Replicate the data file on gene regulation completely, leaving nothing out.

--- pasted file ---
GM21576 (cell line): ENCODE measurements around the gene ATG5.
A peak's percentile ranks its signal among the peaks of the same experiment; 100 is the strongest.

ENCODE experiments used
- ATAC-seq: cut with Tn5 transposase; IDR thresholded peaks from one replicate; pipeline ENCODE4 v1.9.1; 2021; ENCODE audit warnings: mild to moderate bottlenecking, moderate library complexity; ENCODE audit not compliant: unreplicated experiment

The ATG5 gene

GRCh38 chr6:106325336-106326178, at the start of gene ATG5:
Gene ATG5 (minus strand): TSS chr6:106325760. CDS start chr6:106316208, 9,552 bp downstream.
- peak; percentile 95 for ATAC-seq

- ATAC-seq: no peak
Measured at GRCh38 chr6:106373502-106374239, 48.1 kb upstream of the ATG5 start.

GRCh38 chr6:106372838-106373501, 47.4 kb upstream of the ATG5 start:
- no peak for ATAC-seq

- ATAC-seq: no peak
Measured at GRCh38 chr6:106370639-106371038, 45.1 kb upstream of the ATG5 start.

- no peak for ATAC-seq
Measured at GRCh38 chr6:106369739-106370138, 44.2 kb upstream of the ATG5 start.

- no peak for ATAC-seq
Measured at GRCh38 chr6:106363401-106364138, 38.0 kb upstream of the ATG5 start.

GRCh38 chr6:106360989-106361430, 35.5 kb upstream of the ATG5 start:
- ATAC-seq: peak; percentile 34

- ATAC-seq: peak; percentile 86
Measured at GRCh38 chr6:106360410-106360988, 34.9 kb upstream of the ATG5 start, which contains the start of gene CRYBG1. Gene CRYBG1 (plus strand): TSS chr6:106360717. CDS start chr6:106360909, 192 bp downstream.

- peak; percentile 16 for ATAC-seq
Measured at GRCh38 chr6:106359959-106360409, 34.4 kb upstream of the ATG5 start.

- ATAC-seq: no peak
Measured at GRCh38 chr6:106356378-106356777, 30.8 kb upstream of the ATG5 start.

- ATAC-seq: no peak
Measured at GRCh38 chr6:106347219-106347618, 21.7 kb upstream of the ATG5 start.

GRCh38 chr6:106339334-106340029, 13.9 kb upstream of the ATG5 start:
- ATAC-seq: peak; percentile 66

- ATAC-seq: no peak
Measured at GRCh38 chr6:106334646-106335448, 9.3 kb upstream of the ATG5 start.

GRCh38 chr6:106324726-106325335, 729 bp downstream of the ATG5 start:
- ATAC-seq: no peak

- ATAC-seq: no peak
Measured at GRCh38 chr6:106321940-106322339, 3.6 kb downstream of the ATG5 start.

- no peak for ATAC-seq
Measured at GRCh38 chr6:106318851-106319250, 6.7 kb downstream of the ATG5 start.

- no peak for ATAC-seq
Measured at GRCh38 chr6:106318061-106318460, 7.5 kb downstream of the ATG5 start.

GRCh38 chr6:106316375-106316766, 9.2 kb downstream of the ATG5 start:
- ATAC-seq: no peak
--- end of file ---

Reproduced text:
GM21576 (cell line): ENCODE measurements around the gene ATG5.
A peak's percentile ranks its signal among the peaks of the same experiment; 100 is the strongest.

ENCODE experiments used
- ATAC-seq: cut with Tn5 transposase; IDR thresholded peaks from one replicate; pipeline ENCODE4 v1.9.1; 2021; ENCODE audit warnings: mild to moderate bottlenecking, moderate library complexity; ENCODE audit not compliant: unreplicated experiment

The ATG5 gene

GRCh38 chr6:106325336-106326178, at the start of gene ATG5:
Gene ATG5 (minus strand): TSS chr6:106325760. CDS start chr6:106316208, 9,552 bp downstream.
- peak; percentile 95 for ATAC-seq

- ATAC-seq: no peak
Measured at GRCh38 chr6:106373502-106374239, 48.1 kb upstream of the ATG5 start.

GRCh38 chr6:106372838-106373501, 47.4 kb upstream of the ATG5 start:
- no peak for ATAC-seq

- ATAC-seq: no peak
Measured at GRCh38 chr6:106370639-106371038, 45.1 kb upstream of the ATG5 start.

- no peak for ATAC-seq
Measured at GRCh38 chr6:106369739-106370138, 44.2 kb upstream of the ATG5 start.

- no peak for ATAC-seq
Measured at GRCh38 chr6:106363401-106364138, 38.0 kb upstream of the ATG5 start.

GRCh38 chr6:106360989-106361430, 35.5 kb upstream of the ATG5 start:
- ATAC-seq: peak; percentile 34

- ATAC-seq: peak; percentile 86
Measured at GRCh38 chr6:106360410-106360988, 34.9 kb upstream of the ATG5 start, which contains the start of gene CRYBG1. Gene CRYBG1 (plus strand): TSS chr6:106360717. CDS start chr6:106360909, 192 bp downstream.

- peak; percentile 16 for ATAC-seq
Measured at GRCh38 chr6:106359959-106360409, 34.4 kb upstream of the ATG5 start.

- ATAC-seq: no peak
Measured at GRCh38 chr6:106356378-106356777, 30.8 kb upstream of the ATG5 start.

- ATAC-seq: no peak
Measured at GRCh38 chr6:106347219-106347618, 21.7 kb upstream of the ATG5 start.

GRCh38 chr6:106339334-106340029, 13.9 kb upstream of the ATG5 start:
- ATAC-seq: peak; percentile 66

- ATAC-seq: no peak
Measured at GRCh38 chr6:106334646-106335448, 9.3 kb upstream of the ATG5 start.

GRCh38 chr6:106324726-106325335, 729 bp downstream of the ATG5 start:
- ATAC-seq: no peak

- ATAC-seq: no peak
Measured at GRCh38 chr6:106321940-106322339, 3.6 kb downstream of the ATG5 start.

- no peak for ATAC-seq
Measured at GRCh38 chr6:106318851-106319250, 6.7 kb downstream of the ATG5 start.

- no peak for ATAC-seq
Measured at GRCh38 chr6:106318061-106318460, 7.5 kb downstream of the ATG5 start.

GRCh38 chr6:106316375-106316766, 9.2 kb downstream of the ATG5 start:
- ATAC-seq: no peak